Here, we show how to apply GSVA to RNA-seq data. We provide pathway activity profiles analogous to the ones obtained from microarray data by using samples of lymphoblastoid cell lines (LCL) from HapMap individuals which have been profiled using both technologies [51],[52]. Microarray and RNA-seq data were processed to obtain gene expression data matrices with matching gene and sample identifiers (Methods). The RNA-seq data consists of two tables of counts derived from reads obtained at two different sequencing centers, denoted by Argonne and Yale; see [52]. We calculated Spearman correlations for all genes and gene sets from both technologies. The resulting distributions of correlation values are shown in Figure 7, panels A and B, using the Argonne RNA-seq data (see Additional file 1: Figure S4 for analogous results for the Yale RNA-seq data). We show that GSVA enrichment scores correlate similarly to gene expression levels produced by both profiling technologies.
Figure 7

GSVA for RNA-seq (Argonne). A. Distribution of Spearman correlation values between gene expression profiles of RNA-seq and microarray data. B. Distribution of Spearman correlation values between GSVA enrichment scores of gene sets calculated from RNA-seq and microarray data. C and D. Comparison of GSVA enrichment scores obtained from microarray and RNA-seq data for two gene sets containing genes with sex-specific expression: MSY formed by genes of the male-specific region of the Y chromosome (male-specific), and XiE formed by genes that escape X-inactivation in females (female-specific). Red and blue points represent female and male samples, respectively. In both cases GSVA scores show very high correlation between the two profiling technologies where female samples show higher enrichment scores in the female-specific gene set and male samples show higher enrichment scores in the male-specific gene set.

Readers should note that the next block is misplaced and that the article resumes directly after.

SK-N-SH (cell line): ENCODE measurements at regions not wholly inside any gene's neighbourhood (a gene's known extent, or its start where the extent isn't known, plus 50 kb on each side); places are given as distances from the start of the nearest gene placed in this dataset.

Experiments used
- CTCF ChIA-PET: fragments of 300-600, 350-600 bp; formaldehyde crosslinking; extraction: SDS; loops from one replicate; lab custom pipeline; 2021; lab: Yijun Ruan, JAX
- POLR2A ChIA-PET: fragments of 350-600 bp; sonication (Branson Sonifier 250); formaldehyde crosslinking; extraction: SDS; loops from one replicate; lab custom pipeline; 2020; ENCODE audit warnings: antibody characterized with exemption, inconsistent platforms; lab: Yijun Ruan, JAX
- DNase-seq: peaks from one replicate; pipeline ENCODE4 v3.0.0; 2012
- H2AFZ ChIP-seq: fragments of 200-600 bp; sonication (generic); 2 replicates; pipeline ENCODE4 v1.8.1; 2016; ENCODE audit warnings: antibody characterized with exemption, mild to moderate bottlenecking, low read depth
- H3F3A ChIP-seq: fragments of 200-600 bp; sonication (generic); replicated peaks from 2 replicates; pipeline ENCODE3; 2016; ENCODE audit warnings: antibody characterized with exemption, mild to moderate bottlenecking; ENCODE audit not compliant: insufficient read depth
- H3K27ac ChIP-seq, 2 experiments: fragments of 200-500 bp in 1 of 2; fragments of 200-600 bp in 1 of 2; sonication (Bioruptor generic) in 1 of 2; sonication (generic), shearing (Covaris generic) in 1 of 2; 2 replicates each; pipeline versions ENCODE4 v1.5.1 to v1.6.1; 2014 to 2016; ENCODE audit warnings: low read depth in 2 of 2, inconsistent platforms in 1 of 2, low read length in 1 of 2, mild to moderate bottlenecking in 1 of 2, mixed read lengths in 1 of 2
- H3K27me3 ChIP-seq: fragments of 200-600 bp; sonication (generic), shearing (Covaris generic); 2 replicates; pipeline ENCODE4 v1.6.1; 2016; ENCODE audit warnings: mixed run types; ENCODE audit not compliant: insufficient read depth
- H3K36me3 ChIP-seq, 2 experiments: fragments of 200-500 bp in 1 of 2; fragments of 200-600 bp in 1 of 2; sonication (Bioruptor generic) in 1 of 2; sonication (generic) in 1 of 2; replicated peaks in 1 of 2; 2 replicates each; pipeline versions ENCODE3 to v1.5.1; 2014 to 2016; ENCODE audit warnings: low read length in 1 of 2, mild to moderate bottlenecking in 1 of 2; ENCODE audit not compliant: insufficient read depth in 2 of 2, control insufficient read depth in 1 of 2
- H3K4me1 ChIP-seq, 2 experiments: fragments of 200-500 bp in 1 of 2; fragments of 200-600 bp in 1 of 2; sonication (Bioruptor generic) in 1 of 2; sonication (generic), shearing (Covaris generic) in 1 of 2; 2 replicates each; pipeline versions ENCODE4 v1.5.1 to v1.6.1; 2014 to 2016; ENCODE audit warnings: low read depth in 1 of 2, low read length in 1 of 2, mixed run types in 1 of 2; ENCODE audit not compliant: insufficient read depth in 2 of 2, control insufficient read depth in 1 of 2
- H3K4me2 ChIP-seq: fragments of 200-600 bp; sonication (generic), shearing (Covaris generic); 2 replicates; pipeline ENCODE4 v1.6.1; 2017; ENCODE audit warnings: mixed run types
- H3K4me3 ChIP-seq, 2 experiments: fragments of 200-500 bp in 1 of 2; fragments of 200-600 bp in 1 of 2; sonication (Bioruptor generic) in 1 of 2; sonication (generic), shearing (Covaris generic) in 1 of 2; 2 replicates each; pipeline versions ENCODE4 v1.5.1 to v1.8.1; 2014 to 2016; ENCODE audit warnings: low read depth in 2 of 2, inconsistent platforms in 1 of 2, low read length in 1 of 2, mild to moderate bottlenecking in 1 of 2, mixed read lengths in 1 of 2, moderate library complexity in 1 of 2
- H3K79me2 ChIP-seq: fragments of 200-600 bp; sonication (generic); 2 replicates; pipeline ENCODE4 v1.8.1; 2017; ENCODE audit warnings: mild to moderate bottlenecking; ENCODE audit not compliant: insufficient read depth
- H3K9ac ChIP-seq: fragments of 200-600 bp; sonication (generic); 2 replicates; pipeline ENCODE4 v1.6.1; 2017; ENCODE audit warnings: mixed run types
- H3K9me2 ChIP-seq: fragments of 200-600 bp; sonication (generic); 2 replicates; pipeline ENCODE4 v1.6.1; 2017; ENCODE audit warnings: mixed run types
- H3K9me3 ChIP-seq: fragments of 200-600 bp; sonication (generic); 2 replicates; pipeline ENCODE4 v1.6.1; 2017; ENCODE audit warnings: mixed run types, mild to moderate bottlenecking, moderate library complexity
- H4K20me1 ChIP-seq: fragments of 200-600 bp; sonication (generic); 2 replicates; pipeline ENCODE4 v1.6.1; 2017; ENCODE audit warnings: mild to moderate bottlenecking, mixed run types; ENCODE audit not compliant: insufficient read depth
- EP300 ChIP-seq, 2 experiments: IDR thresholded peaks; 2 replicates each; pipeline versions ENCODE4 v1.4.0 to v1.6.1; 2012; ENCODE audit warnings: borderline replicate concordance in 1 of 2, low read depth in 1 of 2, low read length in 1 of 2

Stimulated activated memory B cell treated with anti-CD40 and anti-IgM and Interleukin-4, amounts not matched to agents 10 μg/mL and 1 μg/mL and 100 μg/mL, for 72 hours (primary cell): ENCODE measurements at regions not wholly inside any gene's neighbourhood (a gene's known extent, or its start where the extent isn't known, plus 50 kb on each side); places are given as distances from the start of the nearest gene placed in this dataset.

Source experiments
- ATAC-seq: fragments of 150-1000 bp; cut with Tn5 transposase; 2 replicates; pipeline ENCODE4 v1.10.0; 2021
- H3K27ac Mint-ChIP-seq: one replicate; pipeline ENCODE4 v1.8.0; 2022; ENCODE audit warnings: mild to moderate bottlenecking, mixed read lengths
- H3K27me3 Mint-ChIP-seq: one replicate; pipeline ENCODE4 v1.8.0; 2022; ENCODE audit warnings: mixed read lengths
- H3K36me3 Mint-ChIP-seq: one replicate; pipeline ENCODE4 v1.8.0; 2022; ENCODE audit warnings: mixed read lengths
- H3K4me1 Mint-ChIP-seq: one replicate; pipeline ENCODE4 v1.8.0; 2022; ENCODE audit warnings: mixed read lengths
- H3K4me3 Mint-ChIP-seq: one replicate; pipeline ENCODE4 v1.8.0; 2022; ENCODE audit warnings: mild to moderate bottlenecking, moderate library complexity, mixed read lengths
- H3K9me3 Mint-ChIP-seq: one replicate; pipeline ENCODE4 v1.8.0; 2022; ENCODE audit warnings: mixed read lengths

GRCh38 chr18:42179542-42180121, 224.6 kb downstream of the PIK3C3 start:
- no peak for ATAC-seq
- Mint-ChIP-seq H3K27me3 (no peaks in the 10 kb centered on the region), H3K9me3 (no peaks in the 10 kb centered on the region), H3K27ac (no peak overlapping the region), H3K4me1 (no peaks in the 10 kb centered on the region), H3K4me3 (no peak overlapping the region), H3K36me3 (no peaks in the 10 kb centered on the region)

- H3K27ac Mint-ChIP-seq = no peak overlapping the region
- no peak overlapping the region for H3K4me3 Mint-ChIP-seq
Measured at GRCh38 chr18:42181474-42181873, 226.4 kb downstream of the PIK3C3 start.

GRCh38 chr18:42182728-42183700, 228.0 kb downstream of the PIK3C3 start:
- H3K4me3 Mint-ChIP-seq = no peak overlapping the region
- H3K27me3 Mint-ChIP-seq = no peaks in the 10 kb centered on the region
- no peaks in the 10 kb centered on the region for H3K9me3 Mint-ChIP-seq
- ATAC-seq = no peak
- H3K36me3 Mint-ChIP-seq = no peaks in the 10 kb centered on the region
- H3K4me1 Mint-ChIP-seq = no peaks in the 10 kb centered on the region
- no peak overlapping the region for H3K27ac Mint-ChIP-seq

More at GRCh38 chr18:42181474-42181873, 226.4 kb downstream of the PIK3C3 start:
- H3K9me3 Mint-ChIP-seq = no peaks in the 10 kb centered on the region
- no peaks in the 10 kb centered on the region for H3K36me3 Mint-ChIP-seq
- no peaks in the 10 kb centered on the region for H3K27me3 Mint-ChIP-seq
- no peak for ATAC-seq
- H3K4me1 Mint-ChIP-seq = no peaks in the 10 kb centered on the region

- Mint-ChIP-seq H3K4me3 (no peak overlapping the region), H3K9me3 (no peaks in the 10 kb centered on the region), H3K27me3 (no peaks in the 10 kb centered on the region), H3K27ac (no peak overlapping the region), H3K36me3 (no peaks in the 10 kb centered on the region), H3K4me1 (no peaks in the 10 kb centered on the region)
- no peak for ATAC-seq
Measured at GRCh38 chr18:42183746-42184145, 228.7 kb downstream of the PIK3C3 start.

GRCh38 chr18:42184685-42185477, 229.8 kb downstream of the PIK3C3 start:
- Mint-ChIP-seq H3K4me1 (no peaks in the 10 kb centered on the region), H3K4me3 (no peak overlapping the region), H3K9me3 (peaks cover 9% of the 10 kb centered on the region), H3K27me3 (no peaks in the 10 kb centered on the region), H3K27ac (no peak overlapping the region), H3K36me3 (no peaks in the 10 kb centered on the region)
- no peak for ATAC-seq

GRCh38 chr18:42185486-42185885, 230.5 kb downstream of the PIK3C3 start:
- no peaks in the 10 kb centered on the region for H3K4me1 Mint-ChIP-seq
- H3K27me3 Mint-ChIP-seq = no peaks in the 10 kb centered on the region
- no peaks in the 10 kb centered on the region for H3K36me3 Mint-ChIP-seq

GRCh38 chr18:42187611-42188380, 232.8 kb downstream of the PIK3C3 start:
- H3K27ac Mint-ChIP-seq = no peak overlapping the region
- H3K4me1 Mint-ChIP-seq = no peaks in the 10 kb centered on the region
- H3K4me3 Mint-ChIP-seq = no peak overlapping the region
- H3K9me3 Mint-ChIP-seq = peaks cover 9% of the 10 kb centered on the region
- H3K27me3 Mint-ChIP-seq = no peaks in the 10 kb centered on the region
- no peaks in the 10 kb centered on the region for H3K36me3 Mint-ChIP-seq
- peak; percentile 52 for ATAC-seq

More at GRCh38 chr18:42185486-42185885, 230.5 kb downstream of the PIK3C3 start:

We also examined two gene sets containing gender-specific genes in detail: genes that escape X-inactivation in female samples [53] and genes that are located on the male-specific region of the Y chrosomome [54]. Figure 7 illustrates that microarray and RNA-seq enrichment scores correlate very well in these gene sets, with ρ=0.82 for the male-specific gene set and ρ=0.78 for the female-specific gene set. Male and female samples show higher GSVA enrichment scores in their corresponding gene sets. This demonstrates the flexibility of GSVA to enable analogous unsupervised and single sample GSE analyses in data coming from both microarray and RNA-seq technologies.



The simulation studies were carried out using the following linear additive model for mimicking normalized microarray data on p genes and n samples divided in two groups representing a case-control scenario:

where is a gene-specific effect, such as a probe-effect, with , is a sample-effect with j=1,2 and corresponds to random noise.